Art Exhibits at the Library


The Library is thrilled to welcome local and regional artists back into our spaces! Please check back here often to find more information as the year progresses!

If you are interested in exhibiting art in the future, please read and fill out the information below.


The Library is proud to now offer four exhibition locations:

  • The Lecture Hall Gallery (third floor)
  • The Cyr Gallery (previously the Bangor Room, third floor)
  • The Stairwell Gallery (new grand staircase)
  • The Stairwell Extension Gallery (2nd floor)
     

December Exhibition: Stairwell Gallery - Rose White: Mixed Media Mosaics  

Opening reception Saturday, December 2, 12-2 pm Atrium

Opening reception

Saturday, December 2, 12-2 pm

Atrium

     Rose White retired after 30 years as middle school band director at Mattanawcook Junior High School in Lincoln, converted an old clarinet into a table lamp, and then turned her creative mind to the wooden chairs in her kitchen, painting unique designs that made each of them a conversation piece.  She discovered mosaic art in Holly Leighton’s adult education class at Mattanawcook Academy in the fall of 2016. She works in mixed media, including stained glass, ceramic tile, jewelry and other found objects.  Each musical instrument has its own special theme or color scheme.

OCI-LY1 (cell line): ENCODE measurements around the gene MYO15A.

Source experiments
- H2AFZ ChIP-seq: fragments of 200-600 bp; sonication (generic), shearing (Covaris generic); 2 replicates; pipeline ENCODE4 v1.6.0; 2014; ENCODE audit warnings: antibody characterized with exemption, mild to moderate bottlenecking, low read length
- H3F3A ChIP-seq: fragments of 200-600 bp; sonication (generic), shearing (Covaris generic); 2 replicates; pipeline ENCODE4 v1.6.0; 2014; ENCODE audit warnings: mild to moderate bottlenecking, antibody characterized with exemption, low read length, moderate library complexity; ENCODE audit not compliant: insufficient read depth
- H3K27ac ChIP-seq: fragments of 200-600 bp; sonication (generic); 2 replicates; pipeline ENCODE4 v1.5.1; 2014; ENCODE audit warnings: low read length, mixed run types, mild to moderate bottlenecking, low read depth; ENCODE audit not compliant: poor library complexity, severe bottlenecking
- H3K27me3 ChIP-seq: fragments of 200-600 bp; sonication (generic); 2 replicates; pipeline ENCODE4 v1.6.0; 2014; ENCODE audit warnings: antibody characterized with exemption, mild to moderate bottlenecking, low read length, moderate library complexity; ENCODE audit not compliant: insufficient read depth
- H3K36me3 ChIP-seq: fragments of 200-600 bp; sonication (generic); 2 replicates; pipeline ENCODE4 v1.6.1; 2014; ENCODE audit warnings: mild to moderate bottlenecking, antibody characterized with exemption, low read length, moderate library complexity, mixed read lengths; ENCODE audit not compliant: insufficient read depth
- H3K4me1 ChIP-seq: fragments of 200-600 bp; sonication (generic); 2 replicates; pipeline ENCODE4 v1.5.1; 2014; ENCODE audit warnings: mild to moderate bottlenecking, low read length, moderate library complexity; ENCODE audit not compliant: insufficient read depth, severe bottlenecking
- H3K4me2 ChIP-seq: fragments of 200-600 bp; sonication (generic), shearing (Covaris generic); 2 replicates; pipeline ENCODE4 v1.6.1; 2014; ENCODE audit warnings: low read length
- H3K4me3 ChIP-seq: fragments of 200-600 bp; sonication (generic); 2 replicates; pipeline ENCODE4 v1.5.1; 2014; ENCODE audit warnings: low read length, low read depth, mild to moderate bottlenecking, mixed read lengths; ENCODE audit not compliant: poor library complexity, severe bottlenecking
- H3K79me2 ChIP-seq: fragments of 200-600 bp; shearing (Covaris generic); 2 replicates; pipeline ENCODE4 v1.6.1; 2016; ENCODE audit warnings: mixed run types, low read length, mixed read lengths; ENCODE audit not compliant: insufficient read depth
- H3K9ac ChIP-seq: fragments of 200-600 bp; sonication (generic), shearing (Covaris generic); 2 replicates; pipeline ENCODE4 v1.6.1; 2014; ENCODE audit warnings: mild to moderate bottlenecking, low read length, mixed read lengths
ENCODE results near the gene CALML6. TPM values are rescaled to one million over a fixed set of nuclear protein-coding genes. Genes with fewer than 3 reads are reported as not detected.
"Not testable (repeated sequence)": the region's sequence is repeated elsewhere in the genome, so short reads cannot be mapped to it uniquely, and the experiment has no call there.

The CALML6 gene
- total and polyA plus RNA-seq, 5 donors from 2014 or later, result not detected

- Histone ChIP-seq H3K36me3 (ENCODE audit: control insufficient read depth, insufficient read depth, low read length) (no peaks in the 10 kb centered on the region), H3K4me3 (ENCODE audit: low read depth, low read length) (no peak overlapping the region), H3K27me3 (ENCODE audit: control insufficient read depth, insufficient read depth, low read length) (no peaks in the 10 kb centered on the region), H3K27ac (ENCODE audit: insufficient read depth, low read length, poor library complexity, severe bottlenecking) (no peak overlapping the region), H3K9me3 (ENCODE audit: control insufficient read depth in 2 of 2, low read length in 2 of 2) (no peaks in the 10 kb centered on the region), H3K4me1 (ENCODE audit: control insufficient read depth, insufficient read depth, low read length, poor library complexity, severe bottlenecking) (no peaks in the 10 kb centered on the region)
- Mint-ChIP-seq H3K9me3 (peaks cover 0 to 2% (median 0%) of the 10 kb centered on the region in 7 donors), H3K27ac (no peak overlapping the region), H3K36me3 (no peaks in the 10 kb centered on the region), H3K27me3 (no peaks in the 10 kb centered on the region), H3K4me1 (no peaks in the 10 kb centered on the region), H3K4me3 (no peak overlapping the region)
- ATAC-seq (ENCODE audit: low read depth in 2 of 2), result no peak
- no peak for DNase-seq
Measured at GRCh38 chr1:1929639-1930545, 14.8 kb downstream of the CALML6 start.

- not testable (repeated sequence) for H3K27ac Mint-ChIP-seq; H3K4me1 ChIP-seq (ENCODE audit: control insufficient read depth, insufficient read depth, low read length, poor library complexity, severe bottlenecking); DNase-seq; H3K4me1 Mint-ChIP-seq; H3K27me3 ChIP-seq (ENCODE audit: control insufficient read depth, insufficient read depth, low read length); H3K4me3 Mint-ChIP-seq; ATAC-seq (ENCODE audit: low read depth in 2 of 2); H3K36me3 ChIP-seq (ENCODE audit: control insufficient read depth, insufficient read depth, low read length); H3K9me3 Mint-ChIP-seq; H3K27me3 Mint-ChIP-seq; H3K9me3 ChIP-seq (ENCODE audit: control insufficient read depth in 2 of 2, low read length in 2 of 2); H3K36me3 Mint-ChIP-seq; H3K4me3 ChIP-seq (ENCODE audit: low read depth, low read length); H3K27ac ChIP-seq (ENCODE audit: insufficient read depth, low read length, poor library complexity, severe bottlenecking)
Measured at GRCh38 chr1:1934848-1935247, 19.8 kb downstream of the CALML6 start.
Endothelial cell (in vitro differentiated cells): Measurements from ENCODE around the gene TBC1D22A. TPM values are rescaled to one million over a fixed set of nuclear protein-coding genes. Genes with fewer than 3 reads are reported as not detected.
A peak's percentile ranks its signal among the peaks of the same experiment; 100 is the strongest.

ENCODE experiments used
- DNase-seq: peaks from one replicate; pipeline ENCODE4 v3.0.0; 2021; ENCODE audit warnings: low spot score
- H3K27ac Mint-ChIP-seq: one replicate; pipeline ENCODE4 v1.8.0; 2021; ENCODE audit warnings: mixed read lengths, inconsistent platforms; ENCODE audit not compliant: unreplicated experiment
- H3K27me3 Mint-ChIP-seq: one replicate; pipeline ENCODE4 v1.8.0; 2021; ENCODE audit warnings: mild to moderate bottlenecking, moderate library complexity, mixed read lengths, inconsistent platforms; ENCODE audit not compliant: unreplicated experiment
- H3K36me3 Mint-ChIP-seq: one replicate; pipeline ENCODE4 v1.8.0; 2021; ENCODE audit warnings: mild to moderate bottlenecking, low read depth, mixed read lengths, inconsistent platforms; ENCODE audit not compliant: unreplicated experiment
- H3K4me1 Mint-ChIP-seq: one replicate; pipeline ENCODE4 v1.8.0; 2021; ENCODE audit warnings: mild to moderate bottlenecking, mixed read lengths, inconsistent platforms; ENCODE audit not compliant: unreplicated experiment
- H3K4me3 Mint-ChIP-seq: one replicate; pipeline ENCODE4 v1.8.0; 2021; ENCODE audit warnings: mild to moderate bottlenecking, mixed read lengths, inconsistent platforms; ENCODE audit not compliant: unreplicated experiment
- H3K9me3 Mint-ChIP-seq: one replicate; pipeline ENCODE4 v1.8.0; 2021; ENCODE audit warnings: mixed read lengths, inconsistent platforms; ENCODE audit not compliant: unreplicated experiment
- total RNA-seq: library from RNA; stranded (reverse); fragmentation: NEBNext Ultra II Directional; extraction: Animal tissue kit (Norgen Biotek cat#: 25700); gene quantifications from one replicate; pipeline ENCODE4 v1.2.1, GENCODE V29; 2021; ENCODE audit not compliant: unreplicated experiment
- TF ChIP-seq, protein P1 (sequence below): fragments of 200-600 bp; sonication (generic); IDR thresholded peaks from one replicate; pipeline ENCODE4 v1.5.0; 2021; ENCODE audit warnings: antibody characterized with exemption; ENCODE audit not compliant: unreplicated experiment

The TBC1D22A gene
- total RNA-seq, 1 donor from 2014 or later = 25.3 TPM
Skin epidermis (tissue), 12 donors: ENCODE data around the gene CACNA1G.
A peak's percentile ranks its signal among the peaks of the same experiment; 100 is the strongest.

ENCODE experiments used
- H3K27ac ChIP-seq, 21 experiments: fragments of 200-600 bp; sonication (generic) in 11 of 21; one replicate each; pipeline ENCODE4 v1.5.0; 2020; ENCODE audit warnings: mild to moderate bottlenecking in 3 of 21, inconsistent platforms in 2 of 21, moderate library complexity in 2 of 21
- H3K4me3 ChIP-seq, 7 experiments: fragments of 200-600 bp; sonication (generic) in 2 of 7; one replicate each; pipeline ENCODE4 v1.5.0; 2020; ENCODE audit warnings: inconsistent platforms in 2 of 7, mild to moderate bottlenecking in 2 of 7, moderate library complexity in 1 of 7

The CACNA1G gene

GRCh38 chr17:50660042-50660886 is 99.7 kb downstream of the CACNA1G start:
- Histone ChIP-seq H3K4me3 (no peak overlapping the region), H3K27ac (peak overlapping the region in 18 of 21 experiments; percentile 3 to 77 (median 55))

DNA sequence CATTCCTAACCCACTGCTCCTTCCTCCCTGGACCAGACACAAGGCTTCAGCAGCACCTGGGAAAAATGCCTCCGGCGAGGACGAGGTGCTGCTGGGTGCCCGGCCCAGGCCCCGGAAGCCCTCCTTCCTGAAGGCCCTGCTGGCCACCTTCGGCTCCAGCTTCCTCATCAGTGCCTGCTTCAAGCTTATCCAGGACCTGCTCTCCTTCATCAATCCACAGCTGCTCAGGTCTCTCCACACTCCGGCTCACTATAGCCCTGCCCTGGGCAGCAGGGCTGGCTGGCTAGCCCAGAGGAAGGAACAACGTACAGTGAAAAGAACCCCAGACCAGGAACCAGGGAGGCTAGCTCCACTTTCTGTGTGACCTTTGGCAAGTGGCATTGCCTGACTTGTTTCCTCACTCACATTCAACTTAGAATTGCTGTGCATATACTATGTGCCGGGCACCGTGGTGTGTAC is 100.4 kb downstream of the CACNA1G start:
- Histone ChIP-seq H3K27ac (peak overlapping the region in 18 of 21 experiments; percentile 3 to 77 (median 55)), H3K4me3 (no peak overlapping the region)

Rose grew up in Salem, Massachusetts and is a graduate of the University of Hartford’s Hartt School of Music.  She taught music in Oxford, MA for four years before moving to Maine.  She was awarded the Fulbright Teacher Scholarship, with which she traveled and visited schools in Japan in 2004. She is also an avid gardener, tending a growing collection of garden art among her flowers, vegetables, perennials and rocks.

     She is in the process of completing a welding course at Northern Penobscot Tech Region III in Lincoln. After this course Rose plans to start creating mixed media garden art.

 

 


December Exhibition: Lecture Hall Gallery - Philip Barter: Forever Maine

Opening and author talk: Thursday, December 7th at 5:30 PM             

When, in his twenties, Philip Barter (b. 1939) discovered Marsden Hartley, he felt a calling: to further the vision of the great American modernist. This was an ambitious undertaking for a brash, self-taught artist from Boothbay, Maine, but Barter’s passion for Maine and its fiercely independent people gave his work a unique, unencumbered vision. Barter was prolific, and he spent a half-century painting the landscape of his home state, becoming the “painter laureate” of the region.

In Philip Barter: Forever Maine, award-winning author Carl Little traces the painter’s life from a formative trip to California in the 1960s; to Downeast Maine where Barter and his wife, Priscilla, made a life immersed in art for themselves and their seven children; to critical acclaim for Barter in the 1990s and his most recent paintings from 2016 and 2017.